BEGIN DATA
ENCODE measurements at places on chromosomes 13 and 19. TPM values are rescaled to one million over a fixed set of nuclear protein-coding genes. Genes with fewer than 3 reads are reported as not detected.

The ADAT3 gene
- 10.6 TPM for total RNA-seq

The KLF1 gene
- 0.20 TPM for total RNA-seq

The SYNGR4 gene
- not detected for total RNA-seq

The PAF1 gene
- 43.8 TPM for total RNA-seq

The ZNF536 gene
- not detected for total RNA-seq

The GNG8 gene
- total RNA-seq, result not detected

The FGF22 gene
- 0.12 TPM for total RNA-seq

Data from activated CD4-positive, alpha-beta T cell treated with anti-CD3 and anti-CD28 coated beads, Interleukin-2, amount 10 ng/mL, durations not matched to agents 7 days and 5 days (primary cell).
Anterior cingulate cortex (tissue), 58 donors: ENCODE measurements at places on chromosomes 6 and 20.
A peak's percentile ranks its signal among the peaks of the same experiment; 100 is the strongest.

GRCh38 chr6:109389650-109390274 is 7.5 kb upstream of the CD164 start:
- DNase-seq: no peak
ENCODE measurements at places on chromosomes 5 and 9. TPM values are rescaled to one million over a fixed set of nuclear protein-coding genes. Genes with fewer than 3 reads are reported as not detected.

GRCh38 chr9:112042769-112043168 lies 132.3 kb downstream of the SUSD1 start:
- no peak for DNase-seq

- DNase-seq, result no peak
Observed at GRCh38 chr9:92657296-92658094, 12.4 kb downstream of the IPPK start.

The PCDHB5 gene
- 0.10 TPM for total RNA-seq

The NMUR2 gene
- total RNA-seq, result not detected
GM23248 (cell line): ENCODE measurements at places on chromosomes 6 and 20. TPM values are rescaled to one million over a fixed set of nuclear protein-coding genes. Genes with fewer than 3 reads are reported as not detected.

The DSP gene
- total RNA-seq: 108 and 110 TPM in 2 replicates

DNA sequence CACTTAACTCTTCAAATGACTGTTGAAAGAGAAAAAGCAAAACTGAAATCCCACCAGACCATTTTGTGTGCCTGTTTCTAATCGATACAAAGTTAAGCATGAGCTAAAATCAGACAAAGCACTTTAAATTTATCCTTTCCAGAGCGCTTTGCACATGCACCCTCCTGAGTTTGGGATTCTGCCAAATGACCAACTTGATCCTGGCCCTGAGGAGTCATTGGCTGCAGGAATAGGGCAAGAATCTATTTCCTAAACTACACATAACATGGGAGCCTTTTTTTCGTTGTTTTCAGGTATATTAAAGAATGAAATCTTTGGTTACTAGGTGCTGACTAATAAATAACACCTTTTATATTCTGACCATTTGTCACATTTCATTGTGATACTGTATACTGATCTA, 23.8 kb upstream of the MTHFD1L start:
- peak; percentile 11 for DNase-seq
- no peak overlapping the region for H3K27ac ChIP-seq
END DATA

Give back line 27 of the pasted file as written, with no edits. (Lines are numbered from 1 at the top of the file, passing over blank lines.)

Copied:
- 0.10 TPM for total RNA-seq